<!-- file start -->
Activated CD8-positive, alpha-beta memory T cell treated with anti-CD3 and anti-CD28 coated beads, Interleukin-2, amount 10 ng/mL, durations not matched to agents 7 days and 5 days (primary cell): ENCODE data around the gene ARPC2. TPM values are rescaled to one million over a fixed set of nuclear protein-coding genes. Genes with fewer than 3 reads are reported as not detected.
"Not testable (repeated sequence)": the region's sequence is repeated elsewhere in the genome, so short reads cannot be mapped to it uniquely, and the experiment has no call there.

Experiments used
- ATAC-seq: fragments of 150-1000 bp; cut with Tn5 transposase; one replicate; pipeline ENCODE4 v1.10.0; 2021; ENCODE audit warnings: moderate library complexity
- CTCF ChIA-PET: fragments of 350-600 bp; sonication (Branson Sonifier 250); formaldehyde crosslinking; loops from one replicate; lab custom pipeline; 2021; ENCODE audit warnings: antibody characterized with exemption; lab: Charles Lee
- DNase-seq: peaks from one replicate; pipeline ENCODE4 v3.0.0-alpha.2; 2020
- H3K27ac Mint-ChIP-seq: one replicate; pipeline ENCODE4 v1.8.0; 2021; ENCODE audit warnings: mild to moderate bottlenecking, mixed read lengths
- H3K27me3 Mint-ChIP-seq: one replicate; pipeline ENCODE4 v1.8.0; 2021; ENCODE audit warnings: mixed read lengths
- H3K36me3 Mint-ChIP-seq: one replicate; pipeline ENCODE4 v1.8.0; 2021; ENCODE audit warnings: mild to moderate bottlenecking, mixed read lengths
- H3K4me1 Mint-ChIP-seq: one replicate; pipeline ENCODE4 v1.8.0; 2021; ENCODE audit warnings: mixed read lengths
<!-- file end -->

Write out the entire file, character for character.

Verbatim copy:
Activated CD8-positive, alpha-beta memory T cell treated with anti-CD3 and anti-CD28 coated beads, Interleukin-2, amount 10 ng/mL, durations not matched to agents 7 days and 5 days (primary cell): ENCODE data around the gene ARPC2. TPM values are rescaled to one million over a fixed set of nuclear protein-coding genes. Genes with fewer than 3 reads are reported as not detected.
"Not testable (repeated sequence)": the region's sequence is repeated elsewhere in the genome, so short reads cannot be mapped to it uniquely, and the experiment has no call there.

Experiments used
- ATAC-seq: fragments of 150-1000 bp; cut with Tn5 transposase; one replicate; pipeline ENCODE4 v1.10.0; 2021; ENCODE audit warnings: moderate library complexity
- CTCF ChIA-PET: fragments of 350-600 bp; sonication (Branson Sonifier 250); formaldehyde crosslinking; loops from one replicate; lab custom pipeline; 2021; ENCODE audit warnings: antibody characterized with exemption; lab: Charles Lee
- DNase-seq: peaks from one replicate; pipeline ENCODE4 v3.0.0-alpha.2; 2020
- H3K27ac Mint-ChIP-seq: one replicate; pipeline ENCODE4 v1.8.0; 2021; ENCODE audit warnings: mild to moderate bottlenecking, mixed read lengths
- H3K27me3 Mint-ChIP-seq: one replicate; pipeline ENCODE4 v1.8.0; 2021; ENCODE audit warnings: mixed read lengths
- H3K36me3 Mint-ChIP-seq: one replicate; pipeline ENCODE4 v1.8.0; 2021; ENCODE audit warnings: mild to moderate bottlenecking, mixed read lengths
- H3K4me1 Mint-ChIP-seq: one replicate; pipeline ENCODE4 v1.8.0; 2021; ENCODE audit warnings: mixed read lengths